Some people who have read the book have been offended that the scents that they love
Ruby Rose Scarlett
This is not a book you can read back-to-back since the bulk of it consists of perfume reviews in alphabetical order. Part of me would have liked for them to be sorted into brands as opposed to names but no matter. The writing style's exquisite and hilarious and well worth the price of the book on its own. I read the lengthy introduction and then hopped from review to review, looking for my favourites and some I'd heard about. Very good resource book. My copy is on my Kindle and I can see now for ...more
Mar 19, 2015 Terri rated it 5 of 5 stars  ·  review of another edition
Recommended to Terri by: Bellezza
Shelves: 2009, nonfiction
Perfumes: The Guide is a wonderful tribute to the art of perfumery written with humor and passion. The authors write about scent like others write about food or wine and, just like a good food or wine writer will have you seeking out food and drink, Luca Turin and Tania Sanchez will have you running for the perfume counter to start sniffing away for that smell that will send you to nirvana.

The book begins with several essays followed by almost fifteen hundred fragrance reviews. A nifty glossary
An extract from this review handily sums up Turin's approach to scent:

"Vibration theory lay dormant for the past three decades largely because it lacks a plausible biological mechanism for converting intramolecular vibrations into neuronal activation. Recently, however, it was resuscitated by a physiologist and perfume critic named Luca Turin. While implausible, Turin’s proposal is certainly a delightful potpourri of creativity, conjecture, extrapolation, and isolated observations. And it’s braz
I got this one from the library and decided that I need to have my own copy, preferably in hardcover, as I love the quality of the pages and heft of the book in my hands. friends: hint hint ;)

I have to thank the Turin/Sanchez team for turning me onto some of their opined masterpieces (Guerlain's l'heure bleue, Bulgari Black). There are some frags to which I've never been exposed and now yearn to sample. So, I thank them for that. And I'll try real hard not to resent their opinion that one of my
This book is tough to rate. On a positive note, the writing is some of the most original and expressive that I've ever had the pleasure to read. It's funny and thought-provoking, and full of interesting tidbits about the perfume industry. You won't be able to resist reading Turin's reviews about your favourite scents (or scents that you despise).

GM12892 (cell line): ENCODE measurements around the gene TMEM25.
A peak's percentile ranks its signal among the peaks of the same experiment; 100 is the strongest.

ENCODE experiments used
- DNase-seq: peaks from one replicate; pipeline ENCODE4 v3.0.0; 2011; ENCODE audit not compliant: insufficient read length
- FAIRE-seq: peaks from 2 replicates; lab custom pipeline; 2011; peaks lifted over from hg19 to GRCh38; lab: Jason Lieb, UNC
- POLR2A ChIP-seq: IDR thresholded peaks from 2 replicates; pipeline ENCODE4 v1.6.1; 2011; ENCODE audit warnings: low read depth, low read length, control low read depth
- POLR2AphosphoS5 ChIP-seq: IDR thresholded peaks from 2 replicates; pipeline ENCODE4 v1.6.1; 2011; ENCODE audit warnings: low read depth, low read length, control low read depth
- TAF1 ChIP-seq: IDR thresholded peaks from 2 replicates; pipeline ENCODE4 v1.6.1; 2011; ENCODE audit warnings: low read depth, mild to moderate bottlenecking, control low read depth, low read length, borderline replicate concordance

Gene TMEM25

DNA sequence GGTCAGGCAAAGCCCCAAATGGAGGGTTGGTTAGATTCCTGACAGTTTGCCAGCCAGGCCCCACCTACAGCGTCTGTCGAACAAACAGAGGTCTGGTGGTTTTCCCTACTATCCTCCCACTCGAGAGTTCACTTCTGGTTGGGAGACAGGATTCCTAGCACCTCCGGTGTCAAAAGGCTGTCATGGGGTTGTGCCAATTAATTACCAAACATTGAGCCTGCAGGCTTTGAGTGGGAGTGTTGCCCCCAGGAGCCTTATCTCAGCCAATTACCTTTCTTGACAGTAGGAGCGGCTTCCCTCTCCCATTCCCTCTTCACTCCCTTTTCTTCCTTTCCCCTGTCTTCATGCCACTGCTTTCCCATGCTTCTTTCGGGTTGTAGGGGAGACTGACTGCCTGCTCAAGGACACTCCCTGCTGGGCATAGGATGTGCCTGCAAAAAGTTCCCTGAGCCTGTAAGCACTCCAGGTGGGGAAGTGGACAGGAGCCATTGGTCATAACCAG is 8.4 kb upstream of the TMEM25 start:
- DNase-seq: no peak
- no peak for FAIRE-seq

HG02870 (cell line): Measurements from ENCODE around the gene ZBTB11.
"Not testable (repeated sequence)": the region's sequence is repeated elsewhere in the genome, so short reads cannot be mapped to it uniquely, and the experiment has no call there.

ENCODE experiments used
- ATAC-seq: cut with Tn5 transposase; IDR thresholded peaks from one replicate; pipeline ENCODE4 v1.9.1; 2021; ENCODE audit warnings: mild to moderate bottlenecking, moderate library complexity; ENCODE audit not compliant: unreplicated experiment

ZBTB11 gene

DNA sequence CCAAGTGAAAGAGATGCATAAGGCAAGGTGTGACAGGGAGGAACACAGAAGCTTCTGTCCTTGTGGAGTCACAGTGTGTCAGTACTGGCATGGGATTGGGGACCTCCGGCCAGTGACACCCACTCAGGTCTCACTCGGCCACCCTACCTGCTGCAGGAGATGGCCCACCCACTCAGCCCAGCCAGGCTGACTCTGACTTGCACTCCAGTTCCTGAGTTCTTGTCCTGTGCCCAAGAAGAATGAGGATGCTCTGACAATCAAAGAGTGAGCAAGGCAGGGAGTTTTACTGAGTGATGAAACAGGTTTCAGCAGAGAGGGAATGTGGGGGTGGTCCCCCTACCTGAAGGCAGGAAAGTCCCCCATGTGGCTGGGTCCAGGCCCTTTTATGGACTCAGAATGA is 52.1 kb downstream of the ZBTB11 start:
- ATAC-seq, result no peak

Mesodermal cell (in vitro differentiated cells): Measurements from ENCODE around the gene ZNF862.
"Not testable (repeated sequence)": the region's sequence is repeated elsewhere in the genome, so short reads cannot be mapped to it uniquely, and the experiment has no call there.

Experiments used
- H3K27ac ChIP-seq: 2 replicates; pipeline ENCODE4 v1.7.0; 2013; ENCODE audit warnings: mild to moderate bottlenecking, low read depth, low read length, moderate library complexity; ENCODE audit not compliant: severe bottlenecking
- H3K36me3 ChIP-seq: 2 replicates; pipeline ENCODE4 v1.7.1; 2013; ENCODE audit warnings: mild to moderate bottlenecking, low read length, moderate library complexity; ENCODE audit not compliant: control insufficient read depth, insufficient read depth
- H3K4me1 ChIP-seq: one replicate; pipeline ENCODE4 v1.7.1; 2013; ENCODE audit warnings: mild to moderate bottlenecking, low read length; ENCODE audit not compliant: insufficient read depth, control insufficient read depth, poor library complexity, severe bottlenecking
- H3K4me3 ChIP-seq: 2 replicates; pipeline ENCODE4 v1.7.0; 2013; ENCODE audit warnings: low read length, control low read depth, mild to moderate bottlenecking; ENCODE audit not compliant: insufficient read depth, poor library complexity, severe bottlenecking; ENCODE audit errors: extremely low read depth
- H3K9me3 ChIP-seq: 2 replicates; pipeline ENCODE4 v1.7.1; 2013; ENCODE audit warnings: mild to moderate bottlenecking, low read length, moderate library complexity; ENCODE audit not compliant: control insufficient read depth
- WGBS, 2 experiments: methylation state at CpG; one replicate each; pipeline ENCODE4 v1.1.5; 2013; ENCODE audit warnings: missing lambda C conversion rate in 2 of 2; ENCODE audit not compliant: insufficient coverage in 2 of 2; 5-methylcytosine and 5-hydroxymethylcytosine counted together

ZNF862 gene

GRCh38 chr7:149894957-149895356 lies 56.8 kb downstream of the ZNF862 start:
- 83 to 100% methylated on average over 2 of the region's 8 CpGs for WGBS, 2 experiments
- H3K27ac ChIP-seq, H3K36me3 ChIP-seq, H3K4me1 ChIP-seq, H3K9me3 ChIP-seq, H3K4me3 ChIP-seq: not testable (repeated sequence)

On the other hand, reading "Perfumes: The Guide" is a bit like reading an encyclopedia. Hundreds of different perfumes are reviewed, sometimes with a si
This is a good and enlightening read about the perfume industry. The first 50 pages have changed my opinion about scent and the way I look at it. They encourage people to like what they like and not fall prey to assumptions and advertising, or even their opinions. They inform you about how to test perfume and why you should be skeptical about industry pablum. Great stuff. I'll never look at perfume the same way again. In fact, some of the perfumes I own are too screechy. They're being tossed whe ...more
Bought the Kindle version specifically so I'd have on my phone. You never know when you'll find yourself wandering the perfume dept, and you could make some bad choices based on first impressions. These thoughtful, comprehensive reviews (which are also often funny) have led me to sample stuff I'd never have considered (Angel, Lolita Lempicka) and more fully appreciate what I'm smelling. Happy to know that no matter how appealing the bottle and pedigree, I never have to consider buying any of Cre ...more
Recommended to me by my friend John Q., this book is a must-read for smell obsessives like myself. The reviews are structured like the perfumes they describe: bottom notes of memories and evocations, middle notes on origins, similarities, and similar attempts, and top notes of incisive commentary. While I would not suggest anyone select a fragrance based on any of the reviews (smell is very personal!) the authors list all the notes that go into each fragrance, which is quite useful for those loo ...more
I would recommend this guide for anyone looking to navigate the daunting world of scents. There's a lot of stinky water out there, and some that is just perfect, and this book helps readers understand WHY. The first few chapters are a wonderful introduction to the industry. The individual reviews are comprehensive, well-written, and from my limited experience so far, spot-on. I originally checked out Perfumes: A Guide from the library but ultimately ended up buying it because I think I actually ...more